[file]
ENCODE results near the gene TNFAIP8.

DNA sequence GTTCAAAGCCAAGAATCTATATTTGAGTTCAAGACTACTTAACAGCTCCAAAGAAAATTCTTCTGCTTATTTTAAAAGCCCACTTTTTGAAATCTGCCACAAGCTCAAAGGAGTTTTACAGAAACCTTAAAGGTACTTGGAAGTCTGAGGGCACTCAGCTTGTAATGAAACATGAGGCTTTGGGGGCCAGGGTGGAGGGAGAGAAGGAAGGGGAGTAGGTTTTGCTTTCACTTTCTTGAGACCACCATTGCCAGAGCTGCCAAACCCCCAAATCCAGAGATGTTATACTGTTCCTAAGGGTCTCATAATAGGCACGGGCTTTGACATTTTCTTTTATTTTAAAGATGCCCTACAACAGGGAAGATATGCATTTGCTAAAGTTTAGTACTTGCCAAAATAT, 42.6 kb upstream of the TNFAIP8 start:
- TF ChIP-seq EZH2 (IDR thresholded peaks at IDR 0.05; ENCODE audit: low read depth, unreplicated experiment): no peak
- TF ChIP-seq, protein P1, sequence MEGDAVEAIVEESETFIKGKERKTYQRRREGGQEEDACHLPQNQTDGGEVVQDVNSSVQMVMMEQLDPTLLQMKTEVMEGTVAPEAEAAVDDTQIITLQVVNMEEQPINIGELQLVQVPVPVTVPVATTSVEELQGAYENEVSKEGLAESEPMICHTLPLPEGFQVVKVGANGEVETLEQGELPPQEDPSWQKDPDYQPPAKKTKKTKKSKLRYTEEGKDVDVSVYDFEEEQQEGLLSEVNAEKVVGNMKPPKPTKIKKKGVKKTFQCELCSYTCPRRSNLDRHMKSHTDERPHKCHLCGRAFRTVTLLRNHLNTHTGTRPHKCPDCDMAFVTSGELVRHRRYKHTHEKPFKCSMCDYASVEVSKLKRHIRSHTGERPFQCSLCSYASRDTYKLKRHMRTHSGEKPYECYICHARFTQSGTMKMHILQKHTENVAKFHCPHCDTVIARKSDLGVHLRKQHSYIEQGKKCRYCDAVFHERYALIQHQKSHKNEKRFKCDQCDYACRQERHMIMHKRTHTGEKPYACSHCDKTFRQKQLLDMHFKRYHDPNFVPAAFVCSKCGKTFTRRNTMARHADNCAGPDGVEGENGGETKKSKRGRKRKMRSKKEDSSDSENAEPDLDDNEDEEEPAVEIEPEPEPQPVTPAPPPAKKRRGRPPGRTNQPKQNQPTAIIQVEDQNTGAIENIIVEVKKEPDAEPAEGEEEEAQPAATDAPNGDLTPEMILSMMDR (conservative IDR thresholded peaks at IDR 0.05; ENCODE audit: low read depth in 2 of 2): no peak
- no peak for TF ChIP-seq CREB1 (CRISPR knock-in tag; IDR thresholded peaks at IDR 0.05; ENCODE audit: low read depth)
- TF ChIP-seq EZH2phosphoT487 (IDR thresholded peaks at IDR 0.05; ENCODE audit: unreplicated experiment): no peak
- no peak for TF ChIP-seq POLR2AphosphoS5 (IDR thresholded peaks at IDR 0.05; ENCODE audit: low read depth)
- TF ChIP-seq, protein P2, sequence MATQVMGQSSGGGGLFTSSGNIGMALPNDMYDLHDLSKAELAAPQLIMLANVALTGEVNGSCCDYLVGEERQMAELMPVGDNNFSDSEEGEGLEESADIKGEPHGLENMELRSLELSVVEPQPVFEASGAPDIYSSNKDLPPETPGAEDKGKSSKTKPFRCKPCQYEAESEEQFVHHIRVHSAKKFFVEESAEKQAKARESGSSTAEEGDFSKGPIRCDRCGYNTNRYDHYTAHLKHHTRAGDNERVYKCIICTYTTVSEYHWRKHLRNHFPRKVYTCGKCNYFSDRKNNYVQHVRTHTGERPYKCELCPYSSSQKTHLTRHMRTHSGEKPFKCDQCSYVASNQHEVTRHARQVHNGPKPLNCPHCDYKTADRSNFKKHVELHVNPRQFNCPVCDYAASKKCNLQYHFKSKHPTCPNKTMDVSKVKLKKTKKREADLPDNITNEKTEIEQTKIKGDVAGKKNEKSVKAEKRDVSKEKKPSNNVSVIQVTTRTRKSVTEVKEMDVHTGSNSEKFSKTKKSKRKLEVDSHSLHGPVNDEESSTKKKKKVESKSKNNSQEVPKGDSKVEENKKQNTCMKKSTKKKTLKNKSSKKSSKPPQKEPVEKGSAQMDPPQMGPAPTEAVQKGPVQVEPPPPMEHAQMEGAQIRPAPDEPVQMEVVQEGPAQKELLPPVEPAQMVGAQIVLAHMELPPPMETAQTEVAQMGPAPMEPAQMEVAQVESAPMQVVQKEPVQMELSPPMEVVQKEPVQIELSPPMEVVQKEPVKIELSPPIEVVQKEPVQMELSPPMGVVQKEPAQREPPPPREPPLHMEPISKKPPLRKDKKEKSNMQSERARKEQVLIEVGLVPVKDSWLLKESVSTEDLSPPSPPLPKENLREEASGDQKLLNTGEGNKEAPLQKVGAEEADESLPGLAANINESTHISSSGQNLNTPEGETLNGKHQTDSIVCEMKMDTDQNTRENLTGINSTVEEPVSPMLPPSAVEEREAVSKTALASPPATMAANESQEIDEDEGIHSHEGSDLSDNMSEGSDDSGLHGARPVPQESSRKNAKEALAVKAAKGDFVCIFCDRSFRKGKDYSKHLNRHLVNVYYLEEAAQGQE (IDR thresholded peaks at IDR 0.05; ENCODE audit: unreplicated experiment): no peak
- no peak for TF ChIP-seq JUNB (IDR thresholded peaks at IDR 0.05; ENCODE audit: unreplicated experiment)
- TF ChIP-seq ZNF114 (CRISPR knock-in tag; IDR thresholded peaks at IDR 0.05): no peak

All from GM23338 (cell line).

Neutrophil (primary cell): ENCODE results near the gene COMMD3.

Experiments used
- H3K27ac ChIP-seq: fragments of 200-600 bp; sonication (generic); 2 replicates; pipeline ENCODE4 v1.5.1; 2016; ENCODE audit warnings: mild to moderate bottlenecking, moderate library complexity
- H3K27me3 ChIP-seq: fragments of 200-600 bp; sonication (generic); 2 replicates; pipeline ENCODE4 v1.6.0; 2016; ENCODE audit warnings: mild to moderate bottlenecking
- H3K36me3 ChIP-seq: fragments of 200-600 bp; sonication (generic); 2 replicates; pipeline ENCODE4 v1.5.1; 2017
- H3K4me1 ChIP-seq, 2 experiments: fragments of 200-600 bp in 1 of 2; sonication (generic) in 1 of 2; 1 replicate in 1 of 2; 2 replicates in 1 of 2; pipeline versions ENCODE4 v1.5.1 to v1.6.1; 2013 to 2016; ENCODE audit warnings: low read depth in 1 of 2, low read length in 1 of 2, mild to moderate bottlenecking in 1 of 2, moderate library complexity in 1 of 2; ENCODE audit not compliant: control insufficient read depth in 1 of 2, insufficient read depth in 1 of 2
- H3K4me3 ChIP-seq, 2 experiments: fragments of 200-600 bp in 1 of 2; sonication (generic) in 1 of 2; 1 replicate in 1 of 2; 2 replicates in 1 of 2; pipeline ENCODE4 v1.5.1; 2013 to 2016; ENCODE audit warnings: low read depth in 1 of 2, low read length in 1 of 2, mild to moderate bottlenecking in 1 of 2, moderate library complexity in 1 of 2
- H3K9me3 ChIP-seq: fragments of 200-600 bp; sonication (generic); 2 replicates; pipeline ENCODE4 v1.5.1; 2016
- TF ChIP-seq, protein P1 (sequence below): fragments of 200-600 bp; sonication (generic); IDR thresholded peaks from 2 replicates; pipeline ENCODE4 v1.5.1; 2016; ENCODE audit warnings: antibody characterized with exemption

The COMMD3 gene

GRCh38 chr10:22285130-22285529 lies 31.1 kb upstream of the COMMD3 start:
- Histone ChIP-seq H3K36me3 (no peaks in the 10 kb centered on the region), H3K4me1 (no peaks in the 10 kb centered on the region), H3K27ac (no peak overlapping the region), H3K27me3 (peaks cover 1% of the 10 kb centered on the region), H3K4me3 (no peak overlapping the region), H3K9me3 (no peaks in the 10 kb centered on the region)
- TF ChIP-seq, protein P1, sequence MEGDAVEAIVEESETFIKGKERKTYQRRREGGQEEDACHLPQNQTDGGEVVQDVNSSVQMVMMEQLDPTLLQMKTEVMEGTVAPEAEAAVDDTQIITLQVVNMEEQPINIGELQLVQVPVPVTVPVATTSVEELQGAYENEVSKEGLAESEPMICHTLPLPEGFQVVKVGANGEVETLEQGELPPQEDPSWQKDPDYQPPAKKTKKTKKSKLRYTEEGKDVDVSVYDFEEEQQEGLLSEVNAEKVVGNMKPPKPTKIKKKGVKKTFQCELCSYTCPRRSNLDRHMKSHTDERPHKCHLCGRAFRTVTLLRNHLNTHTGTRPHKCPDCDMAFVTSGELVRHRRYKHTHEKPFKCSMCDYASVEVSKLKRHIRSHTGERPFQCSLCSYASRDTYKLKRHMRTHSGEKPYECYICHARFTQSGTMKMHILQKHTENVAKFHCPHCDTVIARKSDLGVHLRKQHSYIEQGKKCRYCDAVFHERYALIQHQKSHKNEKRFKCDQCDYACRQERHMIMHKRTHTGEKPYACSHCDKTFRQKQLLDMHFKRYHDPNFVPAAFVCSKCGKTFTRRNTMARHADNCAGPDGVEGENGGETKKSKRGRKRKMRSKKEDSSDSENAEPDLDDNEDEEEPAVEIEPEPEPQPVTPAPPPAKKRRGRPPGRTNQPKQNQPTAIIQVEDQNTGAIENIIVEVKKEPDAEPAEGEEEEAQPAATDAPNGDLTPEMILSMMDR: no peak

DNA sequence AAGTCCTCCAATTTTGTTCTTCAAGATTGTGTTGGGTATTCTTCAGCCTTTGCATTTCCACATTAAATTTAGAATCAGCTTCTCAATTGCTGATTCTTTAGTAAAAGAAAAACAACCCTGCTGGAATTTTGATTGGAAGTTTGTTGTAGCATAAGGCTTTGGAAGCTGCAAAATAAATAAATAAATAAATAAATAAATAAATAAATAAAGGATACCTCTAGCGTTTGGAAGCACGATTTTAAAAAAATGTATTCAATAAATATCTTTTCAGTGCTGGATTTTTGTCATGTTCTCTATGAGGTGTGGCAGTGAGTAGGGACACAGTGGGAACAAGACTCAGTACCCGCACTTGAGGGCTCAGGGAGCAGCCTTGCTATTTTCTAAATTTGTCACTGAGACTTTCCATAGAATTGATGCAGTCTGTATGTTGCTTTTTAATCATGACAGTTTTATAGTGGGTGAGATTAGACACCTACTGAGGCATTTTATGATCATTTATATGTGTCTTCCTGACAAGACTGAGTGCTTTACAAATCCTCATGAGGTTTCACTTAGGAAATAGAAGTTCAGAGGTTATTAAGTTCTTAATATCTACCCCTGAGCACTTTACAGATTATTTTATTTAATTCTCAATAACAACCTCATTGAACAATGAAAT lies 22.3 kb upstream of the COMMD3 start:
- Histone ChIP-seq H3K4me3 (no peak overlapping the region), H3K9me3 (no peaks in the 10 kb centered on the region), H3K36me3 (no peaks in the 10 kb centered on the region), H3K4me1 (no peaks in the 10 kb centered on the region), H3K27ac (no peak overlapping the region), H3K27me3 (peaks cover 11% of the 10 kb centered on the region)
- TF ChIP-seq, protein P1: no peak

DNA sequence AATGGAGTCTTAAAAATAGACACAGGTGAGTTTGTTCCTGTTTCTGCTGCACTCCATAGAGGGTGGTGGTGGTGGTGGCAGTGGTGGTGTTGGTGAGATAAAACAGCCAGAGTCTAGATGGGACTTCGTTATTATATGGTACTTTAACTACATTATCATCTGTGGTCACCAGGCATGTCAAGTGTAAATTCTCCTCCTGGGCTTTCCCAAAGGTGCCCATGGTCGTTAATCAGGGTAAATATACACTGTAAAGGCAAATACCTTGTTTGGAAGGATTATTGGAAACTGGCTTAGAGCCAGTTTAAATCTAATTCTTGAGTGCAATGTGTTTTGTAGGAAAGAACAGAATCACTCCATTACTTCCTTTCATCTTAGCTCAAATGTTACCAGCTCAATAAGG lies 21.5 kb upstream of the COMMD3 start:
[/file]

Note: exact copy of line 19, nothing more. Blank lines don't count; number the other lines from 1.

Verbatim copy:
- H3K9me3 ChIP-seq: fragments of 200-600 bp; sonication (generic); 2 replicates; pipeline ENCODE4 v1.5.1; 2016